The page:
In the bizarre seventh episode “Underground,” for example, the regular cast of characters — plus bonus Jessica Biel and Zach Braff, voiced by themselves — get stuck underground for several horrifying days that quickly descend into total anarchy. While episodes of TV usually take place over a few days, “Underground” sporadically jumps ahead in time without any warning, more and more quickly, illustrating exactly how frayed everyone’s nerves are getting while also making jokes land with startling force. Even more jarring is the ninth episode (“Ruthie”), when what seems like a flash forward to a space future featuring Princess Carolyn’s distant descendent is ultimately revealed to be a fantasy Princess Carolyn imagines in order to tell herself things will work out, eventually.
If this casual flash-forward and all around technique seems like BoJack is playing fast and loose, the show illustrates that it’s anything but. Almost a full two years pass from the beginning of the season to its end, and in that time, most everyone undergoes serious changes that leave them completely different. In order to do that, the show’s relationship with time — which has heretofore been pretty straightforward — not only had to change, but evolve.
In “The Old Sugarman Place,” we see BoJack go through his old cycles of hating himself, refusing to get help, getting help, and rejecting that help. But in the flashbacks to his mother’s life we learn more about her family, and how she became the supposedly heartless crone BoJack came to know; played by Jane Krakowski and Matthew Broderick, Beatrice’s parents were heartbreaking and obliviously cruel, respectively.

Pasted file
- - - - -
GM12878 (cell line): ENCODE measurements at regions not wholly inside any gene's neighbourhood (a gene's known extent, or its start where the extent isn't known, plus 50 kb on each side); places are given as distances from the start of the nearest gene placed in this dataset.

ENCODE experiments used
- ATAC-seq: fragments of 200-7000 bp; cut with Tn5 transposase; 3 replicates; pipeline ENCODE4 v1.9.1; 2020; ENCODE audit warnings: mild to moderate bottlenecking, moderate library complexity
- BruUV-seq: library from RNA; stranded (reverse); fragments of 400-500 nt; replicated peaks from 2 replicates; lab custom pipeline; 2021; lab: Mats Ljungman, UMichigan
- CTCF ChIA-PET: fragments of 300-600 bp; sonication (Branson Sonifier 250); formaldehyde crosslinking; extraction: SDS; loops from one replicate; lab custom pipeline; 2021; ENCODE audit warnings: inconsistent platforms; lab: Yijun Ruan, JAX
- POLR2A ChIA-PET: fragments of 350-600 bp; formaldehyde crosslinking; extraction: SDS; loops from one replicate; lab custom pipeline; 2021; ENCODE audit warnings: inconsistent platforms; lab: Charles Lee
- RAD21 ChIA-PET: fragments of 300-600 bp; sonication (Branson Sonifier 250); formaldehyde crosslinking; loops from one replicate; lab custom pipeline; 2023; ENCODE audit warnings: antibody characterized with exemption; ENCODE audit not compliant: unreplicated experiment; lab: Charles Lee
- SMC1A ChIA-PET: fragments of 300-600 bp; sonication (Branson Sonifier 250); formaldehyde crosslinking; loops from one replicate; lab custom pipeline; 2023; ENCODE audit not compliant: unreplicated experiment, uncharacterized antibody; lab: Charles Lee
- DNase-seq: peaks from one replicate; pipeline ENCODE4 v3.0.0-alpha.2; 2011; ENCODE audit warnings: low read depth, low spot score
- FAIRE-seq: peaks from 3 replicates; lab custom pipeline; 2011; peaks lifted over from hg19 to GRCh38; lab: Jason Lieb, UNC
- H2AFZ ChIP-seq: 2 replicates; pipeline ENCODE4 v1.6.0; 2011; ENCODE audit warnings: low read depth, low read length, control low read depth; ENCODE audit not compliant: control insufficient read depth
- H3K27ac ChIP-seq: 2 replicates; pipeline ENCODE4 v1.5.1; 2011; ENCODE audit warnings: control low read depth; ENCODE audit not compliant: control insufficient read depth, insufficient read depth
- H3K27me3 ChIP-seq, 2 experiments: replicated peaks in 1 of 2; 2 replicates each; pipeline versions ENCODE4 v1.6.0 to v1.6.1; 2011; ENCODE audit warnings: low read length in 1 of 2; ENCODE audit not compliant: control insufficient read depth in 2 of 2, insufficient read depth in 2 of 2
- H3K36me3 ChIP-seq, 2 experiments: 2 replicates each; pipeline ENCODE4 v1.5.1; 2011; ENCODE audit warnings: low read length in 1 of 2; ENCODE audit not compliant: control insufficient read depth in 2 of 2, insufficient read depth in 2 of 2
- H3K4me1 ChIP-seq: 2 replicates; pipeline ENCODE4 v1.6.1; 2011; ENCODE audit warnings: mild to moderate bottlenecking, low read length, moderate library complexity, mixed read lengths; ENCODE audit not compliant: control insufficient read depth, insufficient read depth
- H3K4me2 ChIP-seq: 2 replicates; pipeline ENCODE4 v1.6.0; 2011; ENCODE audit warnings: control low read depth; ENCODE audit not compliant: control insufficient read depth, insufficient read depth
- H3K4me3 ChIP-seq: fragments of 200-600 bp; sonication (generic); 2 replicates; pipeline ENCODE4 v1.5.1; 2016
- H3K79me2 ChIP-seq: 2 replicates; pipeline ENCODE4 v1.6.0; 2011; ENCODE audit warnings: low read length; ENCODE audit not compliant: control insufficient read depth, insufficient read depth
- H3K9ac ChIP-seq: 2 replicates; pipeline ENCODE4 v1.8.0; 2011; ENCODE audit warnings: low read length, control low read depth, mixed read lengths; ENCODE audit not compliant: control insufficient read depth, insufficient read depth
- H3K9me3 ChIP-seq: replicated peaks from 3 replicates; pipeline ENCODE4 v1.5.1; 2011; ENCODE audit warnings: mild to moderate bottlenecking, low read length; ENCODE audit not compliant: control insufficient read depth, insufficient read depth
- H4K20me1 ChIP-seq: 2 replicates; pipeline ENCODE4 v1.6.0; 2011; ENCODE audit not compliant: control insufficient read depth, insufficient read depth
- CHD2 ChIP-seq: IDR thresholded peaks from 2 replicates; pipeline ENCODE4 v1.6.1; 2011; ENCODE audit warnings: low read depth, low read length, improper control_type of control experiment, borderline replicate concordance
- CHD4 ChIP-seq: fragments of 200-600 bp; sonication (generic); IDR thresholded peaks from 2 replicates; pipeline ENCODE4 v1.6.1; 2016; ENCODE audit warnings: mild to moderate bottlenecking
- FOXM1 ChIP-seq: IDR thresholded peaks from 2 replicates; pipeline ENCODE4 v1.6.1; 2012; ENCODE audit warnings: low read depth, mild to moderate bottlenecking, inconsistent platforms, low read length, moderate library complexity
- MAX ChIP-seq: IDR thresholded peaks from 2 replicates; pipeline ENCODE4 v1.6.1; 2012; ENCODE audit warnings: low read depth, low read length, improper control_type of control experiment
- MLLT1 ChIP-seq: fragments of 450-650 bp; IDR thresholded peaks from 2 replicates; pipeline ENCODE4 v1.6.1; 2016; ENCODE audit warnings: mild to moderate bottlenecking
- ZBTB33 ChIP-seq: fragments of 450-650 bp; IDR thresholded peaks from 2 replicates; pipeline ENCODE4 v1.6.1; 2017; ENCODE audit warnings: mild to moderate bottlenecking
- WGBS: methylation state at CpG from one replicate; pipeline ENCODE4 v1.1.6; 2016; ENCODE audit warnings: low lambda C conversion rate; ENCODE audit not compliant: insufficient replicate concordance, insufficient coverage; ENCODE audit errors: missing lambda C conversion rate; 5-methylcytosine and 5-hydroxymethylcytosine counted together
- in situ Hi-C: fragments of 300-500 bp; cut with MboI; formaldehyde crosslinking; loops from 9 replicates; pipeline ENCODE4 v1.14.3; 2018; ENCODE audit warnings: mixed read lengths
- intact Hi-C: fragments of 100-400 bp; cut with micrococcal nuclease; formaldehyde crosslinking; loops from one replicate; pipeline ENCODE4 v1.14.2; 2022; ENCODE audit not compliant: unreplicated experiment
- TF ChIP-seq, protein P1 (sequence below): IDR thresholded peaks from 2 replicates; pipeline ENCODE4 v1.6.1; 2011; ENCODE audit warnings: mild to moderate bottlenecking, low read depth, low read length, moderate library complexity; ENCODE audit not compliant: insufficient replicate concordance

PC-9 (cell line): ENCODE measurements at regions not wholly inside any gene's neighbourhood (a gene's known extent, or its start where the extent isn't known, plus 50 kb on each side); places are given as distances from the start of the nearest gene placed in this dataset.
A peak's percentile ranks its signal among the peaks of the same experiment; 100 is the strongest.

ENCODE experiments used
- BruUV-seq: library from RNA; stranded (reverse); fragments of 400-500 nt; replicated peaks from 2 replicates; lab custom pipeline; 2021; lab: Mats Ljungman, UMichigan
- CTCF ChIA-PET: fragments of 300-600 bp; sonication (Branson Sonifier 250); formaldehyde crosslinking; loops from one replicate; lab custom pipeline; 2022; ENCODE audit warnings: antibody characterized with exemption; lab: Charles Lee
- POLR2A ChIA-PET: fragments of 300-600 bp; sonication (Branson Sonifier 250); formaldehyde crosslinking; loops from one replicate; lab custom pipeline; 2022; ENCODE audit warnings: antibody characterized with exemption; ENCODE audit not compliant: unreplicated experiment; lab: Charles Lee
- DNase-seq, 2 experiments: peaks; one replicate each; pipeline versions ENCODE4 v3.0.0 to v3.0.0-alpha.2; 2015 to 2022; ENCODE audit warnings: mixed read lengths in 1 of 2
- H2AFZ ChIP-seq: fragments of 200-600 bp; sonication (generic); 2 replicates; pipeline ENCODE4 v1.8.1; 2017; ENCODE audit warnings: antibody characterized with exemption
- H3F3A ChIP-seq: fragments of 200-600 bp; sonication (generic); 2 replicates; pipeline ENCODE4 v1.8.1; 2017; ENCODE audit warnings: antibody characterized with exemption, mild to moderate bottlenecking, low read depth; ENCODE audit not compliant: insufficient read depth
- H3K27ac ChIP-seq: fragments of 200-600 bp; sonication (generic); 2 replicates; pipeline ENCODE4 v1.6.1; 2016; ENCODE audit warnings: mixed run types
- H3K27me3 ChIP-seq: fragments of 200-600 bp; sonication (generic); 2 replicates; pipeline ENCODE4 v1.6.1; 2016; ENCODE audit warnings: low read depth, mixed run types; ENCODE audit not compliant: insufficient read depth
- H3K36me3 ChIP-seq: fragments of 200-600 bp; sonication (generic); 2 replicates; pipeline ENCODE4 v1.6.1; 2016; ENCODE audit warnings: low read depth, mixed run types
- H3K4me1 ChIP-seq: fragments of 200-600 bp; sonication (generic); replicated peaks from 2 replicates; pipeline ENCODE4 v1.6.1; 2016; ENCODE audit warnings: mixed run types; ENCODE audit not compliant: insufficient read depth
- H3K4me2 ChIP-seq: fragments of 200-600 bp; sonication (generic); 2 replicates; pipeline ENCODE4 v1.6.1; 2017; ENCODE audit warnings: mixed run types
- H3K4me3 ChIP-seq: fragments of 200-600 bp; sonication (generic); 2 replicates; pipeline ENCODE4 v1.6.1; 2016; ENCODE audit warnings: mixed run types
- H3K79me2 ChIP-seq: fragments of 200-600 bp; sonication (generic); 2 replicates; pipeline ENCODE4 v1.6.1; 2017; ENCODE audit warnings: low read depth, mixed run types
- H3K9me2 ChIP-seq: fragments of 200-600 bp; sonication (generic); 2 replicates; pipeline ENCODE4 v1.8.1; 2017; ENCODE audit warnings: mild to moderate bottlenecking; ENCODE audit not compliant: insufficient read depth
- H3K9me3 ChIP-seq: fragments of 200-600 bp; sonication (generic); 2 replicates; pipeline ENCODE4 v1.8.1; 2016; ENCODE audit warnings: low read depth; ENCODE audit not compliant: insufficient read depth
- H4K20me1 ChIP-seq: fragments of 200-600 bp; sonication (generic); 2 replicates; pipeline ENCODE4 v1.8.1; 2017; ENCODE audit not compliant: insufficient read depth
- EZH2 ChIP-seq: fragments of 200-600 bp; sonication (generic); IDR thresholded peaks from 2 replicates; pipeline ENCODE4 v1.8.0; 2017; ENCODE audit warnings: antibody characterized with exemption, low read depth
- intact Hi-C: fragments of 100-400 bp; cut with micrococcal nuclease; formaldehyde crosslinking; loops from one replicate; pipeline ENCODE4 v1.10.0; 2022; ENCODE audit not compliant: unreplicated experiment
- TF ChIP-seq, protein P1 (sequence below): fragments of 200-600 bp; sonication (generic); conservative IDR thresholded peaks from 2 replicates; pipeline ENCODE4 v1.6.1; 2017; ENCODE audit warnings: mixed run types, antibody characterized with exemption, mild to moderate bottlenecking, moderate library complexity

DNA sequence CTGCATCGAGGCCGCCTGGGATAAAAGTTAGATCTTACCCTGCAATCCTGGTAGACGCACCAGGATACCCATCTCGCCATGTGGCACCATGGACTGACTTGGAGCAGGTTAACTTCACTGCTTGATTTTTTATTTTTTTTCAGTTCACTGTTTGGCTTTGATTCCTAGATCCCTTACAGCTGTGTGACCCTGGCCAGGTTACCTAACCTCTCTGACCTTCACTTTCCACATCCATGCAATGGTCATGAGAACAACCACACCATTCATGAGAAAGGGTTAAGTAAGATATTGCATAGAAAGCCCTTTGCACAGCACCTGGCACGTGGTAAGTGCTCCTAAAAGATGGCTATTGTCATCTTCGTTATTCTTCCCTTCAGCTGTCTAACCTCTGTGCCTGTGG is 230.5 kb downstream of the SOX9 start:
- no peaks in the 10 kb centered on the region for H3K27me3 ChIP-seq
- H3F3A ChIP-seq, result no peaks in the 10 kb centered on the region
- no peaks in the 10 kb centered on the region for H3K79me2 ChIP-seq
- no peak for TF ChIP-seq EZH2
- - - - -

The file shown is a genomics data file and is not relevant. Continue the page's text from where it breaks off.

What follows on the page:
This episode is as gut-wrenching as BoJack gets — at least before the 11th episode, “Time’s Arrow,” takes a deep dive into Beatrice’s past by way of her disintegrating present-day mind. Fractured by dementia, Beatrice’s perception of everything around her keeps blending with her past. This is largely played for laughs — every time she calls BoJack “Henrietta” she enrages him just a little bit more — until “Time’s Arrow” devotes an entire episode to seeing the world through her eyes.
The past flickers, warps, comes in and out of focus. It splits with what we know, and dovetails with the story in ways both unexpected and startling. Anchored by a steely Malick, “Time’s Arrow” doesn’t just show Beatrice’s journey through her cold childhood, defiant teenage years, and disappointing adult life — it makes it feel more real and present than the faded sepia pictures in her albums and dissolving mind allow. When Beatrice’s story finally reveals the truth behind Hollyhock’s, it brings together several stray threads from throughout the season so well that it’s hard not to immediately flip back and trace how the show set their arcs up for the sheer pleasure of watching their meticulous storylines collide.
So while every season of BoJack is ambitious in its own way, season four may in fact outdo them all, if only because it so thoroughly challenges the show itself at every turn. If the first three seasons waded into everyone’s past to reveal the broken pieces, the fourth takes a deep breath and jumps in to discover how they broke, with breathtaking nerve.
The first four seasons of BoJack Horseman are now available to stream on Netflix.